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Special Mission Immunity

Volume 559: debated on Monday 4 March 2013

I wish to inform the House of a new pilot process by which the Government will be informed of inward visits which may qualify for special mission immunity status.

A special mission is a temporary mission, representing a state, which is sent by one state to another with the consent of the latter, in order to carry out official engagements on behalf of the sending state.

In the case of Khurts Bat v. the Federal Court of Germany [2011]EWHC 2029 (Admin) the High Court recognised that, under customary international law, members of a special mission enjoy immunities, including immunity from criminal proceedings and inviolability of the person, and that these immunities have effect in the United Kingdom by virtue of the common law. However, the Court made it clear that not everyone representing a state on a visit of mutual interest is entitled to the immunities afforded to members of a special mission but only where a visit is consented to as a special mission. In the case of inward missions to the United Kingdom, the Court affirmed that it is a matter for Her Majesty’s Government to decide whether to recognise a mission as a special mission.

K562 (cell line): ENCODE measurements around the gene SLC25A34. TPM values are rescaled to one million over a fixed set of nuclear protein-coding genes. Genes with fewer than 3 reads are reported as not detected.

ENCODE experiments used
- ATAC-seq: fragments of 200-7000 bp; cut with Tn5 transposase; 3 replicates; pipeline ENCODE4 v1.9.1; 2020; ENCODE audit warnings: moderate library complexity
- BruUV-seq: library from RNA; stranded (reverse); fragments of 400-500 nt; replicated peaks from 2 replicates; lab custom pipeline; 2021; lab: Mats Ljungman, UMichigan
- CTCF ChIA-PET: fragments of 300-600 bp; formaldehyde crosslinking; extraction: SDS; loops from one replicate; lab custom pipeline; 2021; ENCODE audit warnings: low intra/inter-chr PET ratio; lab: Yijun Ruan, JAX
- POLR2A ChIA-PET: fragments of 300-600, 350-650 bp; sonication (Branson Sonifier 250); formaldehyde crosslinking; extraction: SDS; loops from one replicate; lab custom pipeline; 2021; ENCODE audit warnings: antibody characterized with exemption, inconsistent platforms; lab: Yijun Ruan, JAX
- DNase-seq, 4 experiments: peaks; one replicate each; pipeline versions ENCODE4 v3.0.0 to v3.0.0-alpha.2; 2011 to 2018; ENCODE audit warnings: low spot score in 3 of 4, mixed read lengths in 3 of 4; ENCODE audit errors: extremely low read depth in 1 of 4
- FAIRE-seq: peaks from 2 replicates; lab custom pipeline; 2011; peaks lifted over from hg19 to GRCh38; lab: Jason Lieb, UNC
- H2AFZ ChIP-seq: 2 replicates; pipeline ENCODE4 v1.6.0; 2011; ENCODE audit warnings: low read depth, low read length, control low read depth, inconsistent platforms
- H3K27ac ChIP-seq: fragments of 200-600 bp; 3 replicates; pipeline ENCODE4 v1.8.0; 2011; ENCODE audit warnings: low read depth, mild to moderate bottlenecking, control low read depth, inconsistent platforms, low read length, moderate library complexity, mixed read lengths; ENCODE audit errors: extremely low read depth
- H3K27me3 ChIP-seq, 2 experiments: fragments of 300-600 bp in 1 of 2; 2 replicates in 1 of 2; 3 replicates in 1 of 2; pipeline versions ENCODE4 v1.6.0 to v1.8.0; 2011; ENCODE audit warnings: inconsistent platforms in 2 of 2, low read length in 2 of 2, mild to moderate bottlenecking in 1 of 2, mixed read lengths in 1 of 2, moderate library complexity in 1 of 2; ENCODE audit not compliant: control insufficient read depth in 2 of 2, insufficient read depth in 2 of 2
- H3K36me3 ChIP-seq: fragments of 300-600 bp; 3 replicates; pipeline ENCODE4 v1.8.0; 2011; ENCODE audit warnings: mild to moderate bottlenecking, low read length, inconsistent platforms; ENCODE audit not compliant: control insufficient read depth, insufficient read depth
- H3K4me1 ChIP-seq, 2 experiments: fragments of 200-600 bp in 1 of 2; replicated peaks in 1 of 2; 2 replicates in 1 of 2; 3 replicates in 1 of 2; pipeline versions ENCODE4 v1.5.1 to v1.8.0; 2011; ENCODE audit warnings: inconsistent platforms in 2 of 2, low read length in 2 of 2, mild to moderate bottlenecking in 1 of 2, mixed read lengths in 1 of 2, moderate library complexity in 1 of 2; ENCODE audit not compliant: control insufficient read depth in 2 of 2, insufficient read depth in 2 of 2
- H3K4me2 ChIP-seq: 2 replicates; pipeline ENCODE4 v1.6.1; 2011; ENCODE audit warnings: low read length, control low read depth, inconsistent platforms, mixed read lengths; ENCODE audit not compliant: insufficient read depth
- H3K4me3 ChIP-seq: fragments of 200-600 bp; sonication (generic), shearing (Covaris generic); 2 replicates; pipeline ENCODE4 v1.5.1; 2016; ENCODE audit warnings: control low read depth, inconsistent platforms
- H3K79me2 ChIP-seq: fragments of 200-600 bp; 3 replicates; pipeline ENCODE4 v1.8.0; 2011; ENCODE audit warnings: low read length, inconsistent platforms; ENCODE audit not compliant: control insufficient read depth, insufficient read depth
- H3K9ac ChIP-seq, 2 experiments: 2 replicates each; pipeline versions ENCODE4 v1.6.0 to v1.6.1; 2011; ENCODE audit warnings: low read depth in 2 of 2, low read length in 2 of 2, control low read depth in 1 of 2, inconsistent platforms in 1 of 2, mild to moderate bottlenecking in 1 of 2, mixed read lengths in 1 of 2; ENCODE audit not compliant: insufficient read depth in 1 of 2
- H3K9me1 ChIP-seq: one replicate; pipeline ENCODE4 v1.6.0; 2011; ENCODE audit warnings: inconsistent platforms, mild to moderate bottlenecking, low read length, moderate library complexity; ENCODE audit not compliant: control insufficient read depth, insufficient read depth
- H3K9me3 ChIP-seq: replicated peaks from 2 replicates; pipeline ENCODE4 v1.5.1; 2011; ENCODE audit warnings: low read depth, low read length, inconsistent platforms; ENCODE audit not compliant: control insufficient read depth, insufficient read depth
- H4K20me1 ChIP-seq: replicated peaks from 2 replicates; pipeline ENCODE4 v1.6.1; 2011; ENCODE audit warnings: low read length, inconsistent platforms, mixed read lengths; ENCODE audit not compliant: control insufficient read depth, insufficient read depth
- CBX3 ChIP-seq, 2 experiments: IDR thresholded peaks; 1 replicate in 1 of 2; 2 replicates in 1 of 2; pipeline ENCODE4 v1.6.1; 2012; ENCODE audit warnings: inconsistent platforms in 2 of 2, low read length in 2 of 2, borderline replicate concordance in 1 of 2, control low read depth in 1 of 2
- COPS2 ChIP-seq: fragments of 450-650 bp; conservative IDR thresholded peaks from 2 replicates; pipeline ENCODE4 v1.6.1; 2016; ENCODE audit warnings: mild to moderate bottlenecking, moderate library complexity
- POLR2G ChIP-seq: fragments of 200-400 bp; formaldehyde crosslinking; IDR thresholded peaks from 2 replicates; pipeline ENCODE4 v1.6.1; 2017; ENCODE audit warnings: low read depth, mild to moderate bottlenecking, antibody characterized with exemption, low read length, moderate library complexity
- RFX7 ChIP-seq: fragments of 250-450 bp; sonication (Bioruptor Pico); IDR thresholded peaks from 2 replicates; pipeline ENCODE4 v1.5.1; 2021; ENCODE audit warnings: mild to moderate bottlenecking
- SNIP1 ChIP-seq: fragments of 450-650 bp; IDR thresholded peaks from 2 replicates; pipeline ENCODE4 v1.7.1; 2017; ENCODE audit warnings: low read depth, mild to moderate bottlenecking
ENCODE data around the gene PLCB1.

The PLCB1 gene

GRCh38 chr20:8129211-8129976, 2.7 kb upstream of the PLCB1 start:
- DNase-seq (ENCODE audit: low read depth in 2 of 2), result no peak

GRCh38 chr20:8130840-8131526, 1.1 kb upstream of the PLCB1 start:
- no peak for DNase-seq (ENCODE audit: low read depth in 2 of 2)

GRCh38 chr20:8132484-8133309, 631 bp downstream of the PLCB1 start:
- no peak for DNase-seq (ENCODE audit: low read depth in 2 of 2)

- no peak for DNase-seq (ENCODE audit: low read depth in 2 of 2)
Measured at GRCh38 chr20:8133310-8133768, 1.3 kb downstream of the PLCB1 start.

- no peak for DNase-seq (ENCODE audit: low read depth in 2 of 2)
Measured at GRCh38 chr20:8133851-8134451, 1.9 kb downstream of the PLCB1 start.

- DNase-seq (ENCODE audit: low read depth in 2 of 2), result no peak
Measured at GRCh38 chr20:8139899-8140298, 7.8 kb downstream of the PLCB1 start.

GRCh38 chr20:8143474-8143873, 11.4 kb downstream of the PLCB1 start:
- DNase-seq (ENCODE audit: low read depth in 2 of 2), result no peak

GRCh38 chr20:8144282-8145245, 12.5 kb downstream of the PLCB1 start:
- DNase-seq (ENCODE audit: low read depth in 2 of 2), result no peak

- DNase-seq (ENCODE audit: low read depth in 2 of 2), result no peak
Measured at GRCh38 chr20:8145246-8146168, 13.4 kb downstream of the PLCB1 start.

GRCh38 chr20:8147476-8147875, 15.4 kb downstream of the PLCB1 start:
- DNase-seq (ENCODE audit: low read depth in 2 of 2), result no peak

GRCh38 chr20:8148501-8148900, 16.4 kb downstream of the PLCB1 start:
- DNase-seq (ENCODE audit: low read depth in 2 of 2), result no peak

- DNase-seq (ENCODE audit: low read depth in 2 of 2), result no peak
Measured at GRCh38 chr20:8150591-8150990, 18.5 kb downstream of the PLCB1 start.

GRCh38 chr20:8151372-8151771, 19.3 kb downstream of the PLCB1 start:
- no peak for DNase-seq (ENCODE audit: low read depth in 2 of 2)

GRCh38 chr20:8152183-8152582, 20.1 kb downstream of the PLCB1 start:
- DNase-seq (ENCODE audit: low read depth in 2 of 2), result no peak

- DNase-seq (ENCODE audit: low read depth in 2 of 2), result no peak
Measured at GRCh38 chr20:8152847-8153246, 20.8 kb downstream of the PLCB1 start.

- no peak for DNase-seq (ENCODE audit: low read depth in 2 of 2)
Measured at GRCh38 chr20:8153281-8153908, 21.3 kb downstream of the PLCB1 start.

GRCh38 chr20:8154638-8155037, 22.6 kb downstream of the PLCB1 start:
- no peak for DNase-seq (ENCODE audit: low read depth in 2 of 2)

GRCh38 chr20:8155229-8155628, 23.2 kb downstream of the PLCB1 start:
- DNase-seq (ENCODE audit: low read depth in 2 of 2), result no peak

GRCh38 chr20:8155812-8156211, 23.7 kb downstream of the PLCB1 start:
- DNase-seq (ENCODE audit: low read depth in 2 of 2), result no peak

In order to avoid uncertainty as to the status of particular missions, the Government will put in place a new pilot process so that the Government’s consent to a special mission can be addressed expressly before the mission arrives in the UK. Embassies and High Commissions in London will be invited to inform the FCO of forthcoming visits in cases where they wish to seek the Government’s express consent as a special mission. The FCO will respond with Government’s consent or otherwise to the visit as a special mission. Any legal consequences would ultimately be a matter for the courts.